We have reached the point where we need to begin having discussions with our child about sex. Our child is 9. One of the major issues is what to teach them on this particular issue- masturbation.
I don’t want to condone the practice but I also don’t want them to feel completely terrible about themselves and their value as a person if they slip sometimes. My view of this practice is not as hard-line as the Church’s view.
How is the best way to go about opening up discussions with children about this issue?
I would not bring up teachings of not participating in masturbation until the child is at least 12 years of age. Usually any self stimulation or masturbation that occurs before this age is still innocent in nature since children do not possess the sexual maturity that starts taking place with the onset of puberty. And I share your concern that we not inadvertently contribute to any unnecessary shame in the sexual education of our children.
A Parent’s Guide
has a chapter on the appropriate things to be teaching Primary-age children. Restraining from masturbation is not brought up until the later chapter geared towards adolescents.
I wholeheartedly agree that having discussions regarding sex at this age is important, especially since our children are growing up in a world where sexual messages are commonplace and vary widely in their content and values. The best way to do this is to keep an open dialogue and look for regular teaching opportunities. Sex education should not be looked at as a one-time event. Usually children first approach their parents with sex/body questions (i.e. Where do babies come from? Why do I have a penis? What is that for?, etc.). How we respond to these innocent questions will greatly influence whether or not they come back to us or go elsewhere for further information. It is OK when taken aback or legitimately stumped to say things like “let me get back with you on that,” “I don’t know, but I’ll find out for you,” “that’s a great question – give me some time to think about how I want to explain that to you,” etc. But make sure you do get back to your child and give an open and truthful answer ASAP (ideally the same day). This is how you will gain credibility and trust with your child. It is also a great strategy to first ask a child, “well, what do you think the answer to that is?” This tactic will give you a better idea of where the child is coming from, how they formulated the question to begin with and where they are at developmentally as far as being able to understand the complexity the answer may involve. It is not beneficial to cop out and say, “I’ll tell you that when you’re older.” Any sexual question can be addressed in an age-appropriate way. And if they’re asking, they’re old enough for some response.
As far as how to talk about masturbation in particular, it is important to let our adolescents know at least the following concepts (please incorporate the following into your own personal parenting style and change as you see fit):
- Having sexual urges are normal.
- Sexuality is part of the plan of happiness.
- One of the main reasons why we are here on earth is to create a family. Sexuality is very much a part of this process.
- It is normal for our genital areas to feel good when touched.
- Because of this, people sometimes self-stimulate or masturbate. This means touching your genitals in a way that feels sexually good. You can do this to the point that you reach a climax, or orgasm. An orgasm feels very good and offers a physical release. There is nothing weird, wrong or bad that your body is able to do this. It is a natural body process.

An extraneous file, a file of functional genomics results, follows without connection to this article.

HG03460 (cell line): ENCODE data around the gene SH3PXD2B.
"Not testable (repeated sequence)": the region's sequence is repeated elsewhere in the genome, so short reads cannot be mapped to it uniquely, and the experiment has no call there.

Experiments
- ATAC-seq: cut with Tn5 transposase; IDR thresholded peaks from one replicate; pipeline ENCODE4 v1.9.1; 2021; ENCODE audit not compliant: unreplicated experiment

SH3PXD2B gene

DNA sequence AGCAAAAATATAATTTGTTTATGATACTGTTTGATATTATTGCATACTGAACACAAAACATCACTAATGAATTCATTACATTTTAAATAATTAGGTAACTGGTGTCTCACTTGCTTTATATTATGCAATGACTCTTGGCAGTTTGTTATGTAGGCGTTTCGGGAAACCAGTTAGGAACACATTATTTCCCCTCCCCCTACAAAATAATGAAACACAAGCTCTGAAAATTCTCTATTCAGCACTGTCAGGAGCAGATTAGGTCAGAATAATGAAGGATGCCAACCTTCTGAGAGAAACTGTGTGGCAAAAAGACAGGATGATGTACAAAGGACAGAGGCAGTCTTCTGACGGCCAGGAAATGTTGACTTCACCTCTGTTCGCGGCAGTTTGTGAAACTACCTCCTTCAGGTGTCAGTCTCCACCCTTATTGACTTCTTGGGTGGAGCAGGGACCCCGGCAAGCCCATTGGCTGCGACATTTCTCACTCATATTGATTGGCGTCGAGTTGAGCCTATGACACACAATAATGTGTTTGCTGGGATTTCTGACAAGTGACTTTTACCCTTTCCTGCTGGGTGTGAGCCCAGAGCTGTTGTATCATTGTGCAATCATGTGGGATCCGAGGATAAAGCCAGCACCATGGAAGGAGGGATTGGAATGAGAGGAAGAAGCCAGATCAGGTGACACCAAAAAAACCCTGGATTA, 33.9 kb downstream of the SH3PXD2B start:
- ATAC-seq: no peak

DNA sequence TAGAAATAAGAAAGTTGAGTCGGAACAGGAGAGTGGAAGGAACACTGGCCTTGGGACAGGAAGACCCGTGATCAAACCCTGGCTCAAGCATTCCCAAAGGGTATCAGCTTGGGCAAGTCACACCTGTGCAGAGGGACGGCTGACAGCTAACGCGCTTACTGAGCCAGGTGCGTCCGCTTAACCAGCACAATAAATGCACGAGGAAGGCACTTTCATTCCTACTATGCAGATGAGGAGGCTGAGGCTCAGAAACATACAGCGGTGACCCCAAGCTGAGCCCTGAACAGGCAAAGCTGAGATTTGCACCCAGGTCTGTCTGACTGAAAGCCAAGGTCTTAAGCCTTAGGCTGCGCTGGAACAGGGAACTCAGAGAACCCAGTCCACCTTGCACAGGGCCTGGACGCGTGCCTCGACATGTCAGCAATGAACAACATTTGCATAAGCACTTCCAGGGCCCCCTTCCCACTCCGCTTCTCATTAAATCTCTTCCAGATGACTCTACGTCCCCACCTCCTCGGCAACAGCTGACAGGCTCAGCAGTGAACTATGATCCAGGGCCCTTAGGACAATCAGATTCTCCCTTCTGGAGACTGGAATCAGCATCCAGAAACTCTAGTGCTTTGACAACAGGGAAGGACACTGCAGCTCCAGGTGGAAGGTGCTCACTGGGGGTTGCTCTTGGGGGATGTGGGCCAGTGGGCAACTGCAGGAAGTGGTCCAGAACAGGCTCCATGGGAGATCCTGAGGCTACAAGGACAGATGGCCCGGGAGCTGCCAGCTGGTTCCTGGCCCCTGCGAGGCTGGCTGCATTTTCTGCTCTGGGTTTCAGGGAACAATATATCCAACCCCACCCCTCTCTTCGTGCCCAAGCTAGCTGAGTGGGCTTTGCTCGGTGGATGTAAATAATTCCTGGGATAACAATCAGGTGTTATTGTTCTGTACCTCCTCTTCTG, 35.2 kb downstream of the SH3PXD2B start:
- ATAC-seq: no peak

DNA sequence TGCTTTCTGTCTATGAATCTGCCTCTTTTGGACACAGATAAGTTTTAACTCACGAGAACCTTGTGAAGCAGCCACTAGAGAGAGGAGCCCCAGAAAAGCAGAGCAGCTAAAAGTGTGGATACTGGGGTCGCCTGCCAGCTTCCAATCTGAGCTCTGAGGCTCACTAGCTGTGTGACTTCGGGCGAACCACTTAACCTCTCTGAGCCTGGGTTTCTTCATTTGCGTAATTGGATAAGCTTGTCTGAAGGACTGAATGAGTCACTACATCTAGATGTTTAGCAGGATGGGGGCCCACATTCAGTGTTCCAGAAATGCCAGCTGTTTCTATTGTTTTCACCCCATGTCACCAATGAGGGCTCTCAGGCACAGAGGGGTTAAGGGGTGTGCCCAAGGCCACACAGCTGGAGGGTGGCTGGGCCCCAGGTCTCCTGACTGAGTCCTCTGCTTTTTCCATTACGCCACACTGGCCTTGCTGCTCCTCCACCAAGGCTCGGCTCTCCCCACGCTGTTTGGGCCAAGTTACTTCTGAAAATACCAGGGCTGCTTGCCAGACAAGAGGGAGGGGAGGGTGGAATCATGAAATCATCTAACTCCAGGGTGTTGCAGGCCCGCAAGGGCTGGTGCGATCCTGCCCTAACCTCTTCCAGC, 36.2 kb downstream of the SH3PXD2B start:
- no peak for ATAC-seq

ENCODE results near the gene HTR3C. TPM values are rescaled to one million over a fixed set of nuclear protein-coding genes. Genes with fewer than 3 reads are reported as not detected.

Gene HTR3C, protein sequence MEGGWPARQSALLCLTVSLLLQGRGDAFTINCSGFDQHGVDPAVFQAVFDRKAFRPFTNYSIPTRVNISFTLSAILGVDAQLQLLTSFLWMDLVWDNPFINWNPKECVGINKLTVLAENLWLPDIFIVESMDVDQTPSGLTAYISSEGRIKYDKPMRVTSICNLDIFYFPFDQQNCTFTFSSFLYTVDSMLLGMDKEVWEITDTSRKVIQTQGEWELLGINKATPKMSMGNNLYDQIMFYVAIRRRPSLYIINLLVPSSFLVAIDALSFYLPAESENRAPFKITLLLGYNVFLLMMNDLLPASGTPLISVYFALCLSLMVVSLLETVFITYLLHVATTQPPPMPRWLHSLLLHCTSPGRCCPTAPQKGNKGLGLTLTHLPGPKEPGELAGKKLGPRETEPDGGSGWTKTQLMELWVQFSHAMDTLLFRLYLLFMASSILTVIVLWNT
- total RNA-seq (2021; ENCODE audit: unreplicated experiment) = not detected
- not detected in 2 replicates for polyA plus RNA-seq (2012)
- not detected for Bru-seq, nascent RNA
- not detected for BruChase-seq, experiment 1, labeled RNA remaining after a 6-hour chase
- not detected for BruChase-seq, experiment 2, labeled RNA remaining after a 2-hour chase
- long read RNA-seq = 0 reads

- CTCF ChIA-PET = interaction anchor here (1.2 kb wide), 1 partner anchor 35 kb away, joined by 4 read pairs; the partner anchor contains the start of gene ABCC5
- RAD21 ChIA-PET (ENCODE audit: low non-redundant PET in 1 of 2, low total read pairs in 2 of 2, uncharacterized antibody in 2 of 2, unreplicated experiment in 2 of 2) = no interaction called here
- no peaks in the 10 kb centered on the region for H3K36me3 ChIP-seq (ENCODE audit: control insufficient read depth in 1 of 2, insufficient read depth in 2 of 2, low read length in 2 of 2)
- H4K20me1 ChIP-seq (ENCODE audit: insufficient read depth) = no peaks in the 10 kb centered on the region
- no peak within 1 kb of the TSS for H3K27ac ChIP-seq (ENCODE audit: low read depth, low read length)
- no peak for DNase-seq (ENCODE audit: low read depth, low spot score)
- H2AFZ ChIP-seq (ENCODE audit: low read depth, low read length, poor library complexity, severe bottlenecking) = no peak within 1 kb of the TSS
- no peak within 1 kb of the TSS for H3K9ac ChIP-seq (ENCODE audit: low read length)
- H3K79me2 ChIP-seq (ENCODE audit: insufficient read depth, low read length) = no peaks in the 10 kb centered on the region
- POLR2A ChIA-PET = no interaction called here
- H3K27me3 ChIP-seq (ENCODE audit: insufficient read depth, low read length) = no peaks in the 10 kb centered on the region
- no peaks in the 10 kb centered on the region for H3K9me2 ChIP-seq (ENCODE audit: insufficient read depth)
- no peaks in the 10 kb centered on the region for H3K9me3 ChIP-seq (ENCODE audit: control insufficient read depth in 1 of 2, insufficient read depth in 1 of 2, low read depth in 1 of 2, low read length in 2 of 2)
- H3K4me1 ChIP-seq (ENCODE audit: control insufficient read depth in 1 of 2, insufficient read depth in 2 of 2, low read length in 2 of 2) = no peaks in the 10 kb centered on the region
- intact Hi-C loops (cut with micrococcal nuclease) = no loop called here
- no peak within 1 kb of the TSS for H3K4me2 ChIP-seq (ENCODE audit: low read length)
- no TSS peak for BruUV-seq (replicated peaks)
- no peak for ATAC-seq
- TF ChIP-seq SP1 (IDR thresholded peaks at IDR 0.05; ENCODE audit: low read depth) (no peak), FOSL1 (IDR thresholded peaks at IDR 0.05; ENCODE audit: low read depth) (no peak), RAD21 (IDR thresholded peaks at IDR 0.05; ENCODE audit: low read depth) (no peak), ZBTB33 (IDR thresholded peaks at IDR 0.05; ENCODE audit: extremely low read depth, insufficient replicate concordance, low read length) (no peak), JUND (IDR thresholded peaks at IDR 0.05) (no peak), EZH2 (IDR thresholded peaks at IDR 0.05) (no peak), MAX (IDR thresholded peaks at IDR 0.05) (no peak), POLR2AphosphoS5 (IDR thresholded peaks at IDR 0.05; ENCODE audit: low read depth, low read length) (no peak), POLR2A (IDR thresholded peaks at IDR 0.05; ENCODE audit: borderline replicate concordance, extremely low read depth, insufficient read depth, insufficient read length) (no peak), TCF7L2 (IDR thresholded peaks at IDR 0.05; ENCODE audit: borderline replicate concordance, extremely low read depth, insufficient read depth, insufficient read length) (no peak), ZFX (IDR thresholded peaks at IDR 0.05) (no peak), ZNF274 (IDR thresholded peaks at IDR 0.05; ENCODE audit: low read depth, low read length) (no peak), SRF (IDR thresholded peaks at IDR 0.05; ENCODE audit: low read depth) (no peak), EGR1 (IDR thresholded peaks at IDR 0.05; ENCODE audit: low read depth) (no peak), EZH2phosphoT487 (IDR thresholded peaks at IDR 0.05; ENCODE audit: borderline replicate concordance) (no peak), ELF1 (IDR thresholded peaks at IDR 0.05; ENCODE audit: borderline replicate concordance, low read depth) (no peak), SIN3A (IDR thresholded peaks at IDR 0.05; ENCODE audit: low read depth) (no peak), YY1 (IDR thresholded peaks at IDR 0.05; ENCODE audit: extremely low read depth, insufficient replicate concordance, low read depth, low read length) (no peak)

- At the same time it is important to understand what the purpose of our sexuality is: to be able to have children and to have a deep emotional bond with our husband or wife. We are expected at times in our lives to put aside our own personal wants and desires for a bigger and better reward. It is not because God does not want us to be happy or sexually satisfied. In fact, it is exactly because God DOES want those things for us. This is why the church has guidelines for the youth and for single adults to not masturbate. However, masturbation is not anywhere as serious of a sin as premarital sex and it is not something we want you feeling overly guilty about. Many kids your age masturbate – it is not considered abnormal. We just aim for a higher expectation on things of a sexual nature as part of our religious commitment.
- At the right time, with the right person – the fact that your genitals feel good when touched should bring much pleasure and happiness. This is what I want for you as your parent and this is what God wants for all of us.
- It is important to know that we all make mistakes in life and that is why we have the wonderful gift of the atonement. I know it can be embarrassing to talk about these kinds of things with your parents but we are willing to listen or give advice on any concerns you may have about this issue. I want you to feel good and confident about your body.
It is refreshing to see you taking this precious role as sexual educator of your child seriously and with the righteous desire of doing it in a loving and respectful way.
A good article:
What advice do you have regarding when and what to teach your children re sexual education?
Where do you agree or disagree with the advice I have given?
What is your personal position on masturbation when it comes to teaching your children?
How do you feel about the For the Strength of Youth guidelines directing the youth to abstain from masturbation?
What were your own experiences around being taught about masturbation?
Natasha Helfer Parker is a Licensed Clinical Marriage and Family Therapist and a member of the Church with 13 years of experience working with LDS members. Here she shares with us representative cases from her practice and insights she has gained from her work as a therapist. She blogs at mormontherapist.blogspot.com.